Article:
An early-stage valuation primer for startups

Chatting during a Startup Live event in Lisbon
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Early-stage valuation of a startup is critically important yet is far too often badly misunderstood. There are several key things you need to consider in the valuation of your very young venture.

As is the case with everything you will do with your startup, valuation is simply a hypothesis that comes from a series of educated guesses.

The first step to a simple valuation analysis is for you to figure out how much money you actually need. As in how much money you, in reality, will need to get to the reasonably big milestone at which you’re aiming in this round of funding.

Let’s first acknowledge that early-stage valuation is to a large extent a fiction. Your company is probably pre-revenue and maybe even pre-users. So, it’s worth basically nothing but it needs to be worth something because you can’t sell someone 20 percent of nothing for $200,000, which is the point of this exercise.

So let’s stick with that number. You’re trying to raise $200,000 because that’s going to take you to the point where you can raise your next investment round or, if you’re really lucky, you can be self-sustaining (if this something that’s realistic and a part of your plan).

You calculate your startup’s post-money valuation by adding new funding to your pre-money valuation. So, IF (more on this in a moment) you and the investor agree that they’re going to invest $200,000 in your startup AND you agree that this investment is based on a pre-money valuation of $1,000,000, your post-money valuation is $1,200,000 (the $1,000,000 pre-money valuation + the new $200,000 investment = a $1,200,000 post-money valuation).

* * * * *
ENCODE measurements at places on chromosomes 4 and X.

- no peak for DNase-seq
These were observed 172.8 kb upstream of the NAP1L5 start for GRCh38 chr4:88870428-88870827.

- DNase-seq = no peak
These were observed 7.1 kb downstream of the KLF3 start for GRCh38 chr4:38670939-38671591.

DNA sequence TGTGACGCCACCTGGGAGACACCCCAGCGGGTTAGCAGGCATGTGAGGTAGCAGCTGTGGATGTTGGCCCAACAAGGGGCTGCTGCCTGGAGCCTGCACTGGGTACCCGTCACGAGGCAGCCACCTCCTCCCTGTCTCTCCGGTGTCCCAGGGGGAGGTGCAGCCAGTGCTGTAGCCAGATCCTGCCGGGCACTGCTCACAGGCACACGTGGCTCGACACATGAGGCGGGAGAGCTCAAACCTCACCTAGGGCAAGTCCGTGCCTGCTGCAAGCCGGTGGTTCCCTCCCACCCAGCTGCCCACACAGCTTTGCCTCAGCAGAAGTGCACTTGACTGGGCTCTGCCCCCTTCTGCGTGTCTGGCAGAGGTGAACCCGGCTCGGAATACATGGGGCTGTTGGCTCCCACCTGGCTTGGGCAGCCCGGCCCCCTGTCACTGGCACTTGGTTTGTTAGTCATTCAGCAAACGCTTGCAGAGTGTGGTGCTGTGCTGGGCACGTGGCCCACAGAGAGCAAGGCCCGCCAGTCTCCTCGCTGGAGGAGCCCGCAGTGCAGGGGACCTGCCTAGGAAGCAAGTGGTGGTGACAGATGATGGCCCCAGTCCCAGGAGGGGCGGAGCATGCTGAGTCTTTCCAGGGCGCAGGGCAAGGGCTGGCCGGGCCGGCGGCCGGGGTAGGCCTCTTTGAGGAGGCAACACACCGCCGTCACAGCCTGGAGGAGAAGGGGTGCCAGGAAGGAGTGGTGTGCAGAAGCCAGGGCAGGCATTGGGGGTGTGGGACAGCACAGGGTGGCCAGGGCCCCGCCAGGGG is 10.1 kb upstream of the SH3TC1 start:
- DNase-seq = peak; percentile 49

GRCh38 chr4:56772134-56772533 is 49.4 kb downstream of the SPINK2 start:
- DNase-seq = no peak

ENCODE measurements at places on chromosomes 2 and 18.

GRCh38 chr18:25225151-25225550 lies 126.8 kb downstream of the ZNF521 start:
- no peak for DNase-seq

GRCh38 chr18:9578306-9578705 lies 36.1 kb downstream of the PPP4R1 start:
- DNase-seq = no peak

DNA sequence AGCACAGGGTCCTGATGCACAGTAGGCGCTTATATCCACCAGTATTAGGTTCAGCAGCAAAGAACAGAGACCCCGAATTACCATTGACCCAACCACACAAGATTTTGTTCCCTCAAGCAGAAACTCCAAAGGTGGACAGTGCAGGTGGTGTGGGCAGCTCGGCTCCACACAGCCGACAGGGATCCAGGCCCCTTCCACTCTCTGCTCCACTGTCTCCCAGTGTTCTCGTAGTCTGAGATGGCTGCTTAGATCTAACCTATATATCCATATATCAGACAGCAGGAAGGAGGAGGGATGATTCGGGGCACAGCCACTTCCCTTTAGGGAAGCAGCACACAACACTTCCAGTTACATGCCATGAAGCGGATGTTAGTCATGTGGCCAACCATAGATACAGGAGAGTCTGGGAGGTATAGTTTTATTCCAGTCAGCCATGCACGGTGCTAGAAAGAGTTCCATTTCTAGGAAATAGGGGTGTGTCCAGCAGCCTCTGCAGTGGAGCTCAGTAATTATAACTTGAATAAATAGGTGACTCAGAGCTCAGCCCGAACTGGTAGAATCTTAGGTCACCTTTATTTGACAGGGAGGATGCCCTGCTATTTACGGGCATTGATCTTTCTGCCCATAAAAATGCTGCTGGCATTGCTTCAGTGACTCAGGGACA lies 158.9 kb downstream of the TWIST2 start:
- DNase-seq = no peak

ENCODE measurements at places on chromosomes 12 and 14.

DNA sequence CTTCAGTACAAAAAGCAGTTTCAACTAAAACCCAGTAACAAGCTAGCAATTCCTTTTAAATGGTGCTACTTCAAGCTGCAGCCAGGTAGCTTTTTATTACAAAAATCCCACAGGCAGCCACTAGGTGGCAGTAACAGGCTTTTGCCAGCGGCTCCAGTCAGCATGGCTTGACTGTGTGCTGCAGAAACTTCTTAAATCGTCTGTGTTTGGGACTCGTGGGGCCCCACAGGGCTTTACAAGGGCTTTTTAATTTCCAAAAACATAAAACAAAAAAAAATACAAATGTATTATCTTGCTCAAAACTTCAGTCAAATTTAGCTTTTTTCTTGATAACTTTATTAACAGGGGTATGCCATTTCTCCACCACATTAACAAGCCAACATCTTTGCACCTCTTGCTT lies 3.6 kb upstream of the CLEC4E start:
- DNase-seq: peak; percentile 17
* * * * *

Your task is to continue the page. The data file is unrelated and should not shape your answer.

Bear with me for a second as I complicate things. If you and the investor agreed to an investment of $200,000, as in our example, the percentage of your company that the investor will own varies depending upon whether you agreed that the investment is based upon your company’s pre- or post-money valuation, which you absolutely need to make crystal clear as you’re having your discussions.

Why? Because if you’ve agreed that the $200,000 investment in your business is on the understanding that they are investing based your pre-money valuation of $1,000,000, then the investor owns 20 percent of the business and you own 80 percent (20 percent of $1,000,000 is the $200,000 she invested). If, conversely, you’ve agreed that the $200,000 investment is based on your post-money valuation, then you’ve agreed that she has invested the money into a company worth not $1,000,000 but rather $1,200,000. In that case, your investor owns 16 percent and you own 84 percent (16% of $1,200,000 is the $200,000 she invested).

The easiest way for a new entrepreneur to envision this is by imagining that every share of the company is worth $1 (which it very well might be). In the example where the investment was based on pre-money numbers, your investor would own 200,000 shares and you would own 800,000 shares. In the example where the investment was based on post-money numbers, your investor would still own 200,000 shares but you would own 1,000,000 shares, which is obviously a better deal for you and in real percentage ownership terms, you’d own 4 percent more of the business.

Do remember that early-stage investments are fictive in nature. Yes, it’s real money, but it’s based on a shared belief that what you’re starting to build (that is, again, truly worth close to nothing right now) will grow into something worth much more than almost nothing. This is why experienced people on both sides of the investment table often describe early stage funding as “at least as much art as science,” which is really well-said.

As a startup founder, the more persuasive you are in your storytelling and the better you can sell your vision of what your company can become, the better deal you can get in early-stage financing.

Photo via Flickr userĀ Heisenberg Media

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Aron Solomon

Aron is a serial entrepreneur who has launched everything from the first luxury-branded education pop-up, to a global education design studio, to a thriving innovation consultancy that imparts the attributes, values, and techniques of Silicon Valley to audiences around the world. He holds an undergraduate degree in political theory, a graduate degree and teaching certificate in english and economics, and a juris doctor degree. Aron is currently a Senior Advisor at MaRS in Toronto. Find Aron's work on Digital Journal: http://www.digitaljournal.com/user/1054621

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